Rain-fed crops can now be modelled in place of a standard rainfall-runoff model as a functional unit within the catchment simulation. The agricultural runoff model represents the crop water use and agricultural runoff as part of the rainfall-runoff process. The daily crop water balance is based on the irrigator demand model and the method described in FAO56 (Allen et al, 1998). It models a daily crop water use, and generates runoff from rainfall excess from the functional units. The rainfall excess can be routed as quick flow and slow flow to the rivef system. Crop use of water from small storages in catchments can be represented by on-farm storages (also known as check dams in some countries) within the agricultural runoff model. A number of the model parameters can be calibrated alongside other rainfall runoff models using the Source calibration wizard.
Distribution of Rainfall on a Link
You can now choose whether rainfall-runoff is distributed to the upstream or downstream end of the receiving link. Upstream distribution means that the time delay for routed flow (from an upstream catchment) is also applied to the sub-catchment's rainfall-runoff. Because the application of baseflow is then through the routing link rather than the runoff component of the rainfall-runoff model, this can affect rainfall-runoff model parameters and constituent generation models. New models will have downstream distribution set as default.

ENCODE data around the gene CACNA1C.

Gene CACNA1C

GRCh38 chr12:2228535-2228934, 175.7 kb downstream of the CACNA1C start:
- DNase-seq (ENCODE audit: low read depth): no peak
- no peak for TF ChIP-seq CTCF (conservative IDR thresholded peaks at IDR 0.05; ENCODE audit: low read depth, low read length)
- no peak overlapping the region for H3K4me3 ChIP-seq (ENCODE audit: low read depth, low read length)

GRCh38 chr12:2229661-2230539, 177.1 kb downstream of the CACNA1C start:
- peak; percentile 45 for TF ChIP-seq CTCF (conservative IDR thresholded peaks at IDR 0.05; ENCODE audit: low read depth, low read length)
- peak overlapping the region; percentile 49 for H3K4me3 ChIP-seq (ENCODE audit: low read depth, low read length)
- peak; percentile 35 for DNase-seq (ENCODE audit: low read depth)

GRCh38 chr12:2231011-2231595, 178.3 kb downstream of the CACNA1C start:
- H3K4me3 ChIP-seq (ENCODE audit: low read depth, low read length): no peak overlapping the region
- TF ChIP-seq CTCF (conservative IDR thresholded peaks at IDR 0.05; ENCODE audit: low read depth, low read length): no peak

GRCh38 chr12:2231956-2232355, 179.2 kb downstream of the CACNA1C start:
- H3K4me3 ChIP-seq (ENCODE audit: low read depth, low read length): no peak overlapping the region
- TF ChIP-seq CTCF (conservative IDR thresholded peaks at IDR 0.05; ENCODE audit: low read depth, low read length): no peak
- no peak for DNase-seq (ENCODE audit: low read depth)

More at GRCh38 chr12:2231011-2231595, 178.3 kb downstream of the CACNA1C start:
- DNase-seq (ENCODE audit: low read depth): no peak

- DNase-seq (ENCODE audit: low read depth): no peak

Easily delete sections of a large network in the improved geographic editor. To multi-select and delete nodes, links and catchments, use Ctrl+Click or lasso select (new) and simply press delete.
Model Version Control
eWater's software development team understands the importance of maintaining good practice for version control of our software code. We believe that these principles are of value to our Source users to help them manage their Source projects. We have implemented functionality to facilitate a Source project version control system. This will help you identify project changes over time such as model configuration, inputs and results.
Project Options, Project Summary Export
- include more metadata,
- use ISO date formats,